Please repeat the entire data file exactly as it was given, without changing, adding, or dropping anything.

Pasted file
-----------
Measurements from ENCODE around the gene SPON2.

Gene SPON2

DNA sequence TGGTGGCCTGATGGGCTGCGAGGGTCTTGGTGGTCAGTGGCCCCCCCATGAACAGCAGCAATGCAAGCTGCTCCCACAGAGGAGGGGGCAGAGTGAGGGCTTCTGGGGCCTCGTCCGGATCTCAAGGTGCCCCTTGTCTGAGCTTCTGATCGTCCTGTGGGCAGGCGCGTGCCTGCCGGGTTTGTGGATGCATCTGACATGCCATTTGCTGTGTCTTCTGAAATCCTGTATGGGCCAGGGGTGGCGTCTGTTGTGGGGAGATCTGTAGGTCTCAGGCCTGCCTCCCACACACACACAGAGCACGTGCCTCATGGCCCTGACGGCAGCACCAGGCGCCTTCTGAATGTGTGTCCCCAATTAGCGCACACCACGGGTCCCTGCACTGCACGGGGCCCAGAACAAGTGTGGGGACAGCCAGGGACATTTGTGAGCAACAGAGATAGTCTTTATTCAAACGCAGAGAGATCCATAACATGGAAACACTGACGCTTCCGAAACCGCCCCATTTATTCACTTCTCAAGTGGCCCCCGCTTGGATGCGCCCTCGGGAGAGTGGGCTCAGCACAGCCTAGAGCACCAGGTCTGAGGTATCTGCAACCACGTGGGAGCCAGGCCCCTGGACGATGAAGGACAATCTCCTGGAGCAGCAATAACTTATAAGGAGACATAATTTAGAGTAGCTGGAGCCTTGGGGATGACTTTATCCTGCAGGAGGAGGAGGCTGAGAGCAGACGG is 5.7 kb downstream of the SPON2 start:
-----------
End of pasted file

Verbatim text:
Measurements from ENCODE around the gene SPON2.

Gene SPON2

DNA sequence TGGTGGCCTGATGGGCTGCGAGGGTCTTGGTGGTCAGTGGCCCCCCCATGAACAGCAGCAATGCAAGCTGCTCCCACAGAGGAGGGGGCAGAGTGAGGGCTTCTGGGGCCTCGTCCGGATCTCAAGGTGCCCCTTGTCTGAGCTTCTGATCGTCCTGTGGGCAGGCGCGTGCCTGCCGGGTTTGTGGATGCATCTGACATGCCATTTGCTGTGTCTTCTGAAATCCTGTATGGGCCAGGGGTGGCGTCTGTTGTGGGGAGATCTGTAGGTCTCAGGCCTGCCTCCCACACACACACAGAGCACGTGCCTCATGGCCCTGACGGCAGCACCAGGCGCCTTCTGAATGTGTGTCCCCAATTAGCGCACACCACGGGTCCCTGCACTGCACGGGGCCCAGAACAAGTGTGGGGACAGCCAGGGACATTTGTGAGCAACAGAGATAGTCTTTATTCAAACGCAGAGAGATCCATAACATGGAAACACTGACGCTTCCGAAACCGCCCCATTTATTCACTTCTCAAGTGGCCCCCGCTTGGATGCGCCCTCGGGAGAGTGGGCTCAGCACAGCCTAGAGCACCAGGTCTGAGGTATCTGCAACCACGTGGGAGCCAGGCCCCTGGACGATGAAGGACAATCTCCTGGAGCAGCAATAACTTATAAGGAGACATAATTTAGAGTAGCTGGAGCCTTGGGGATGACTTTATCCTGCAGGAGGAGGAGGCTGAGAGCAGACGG is 5.7 kb downstream of the SPON2 start: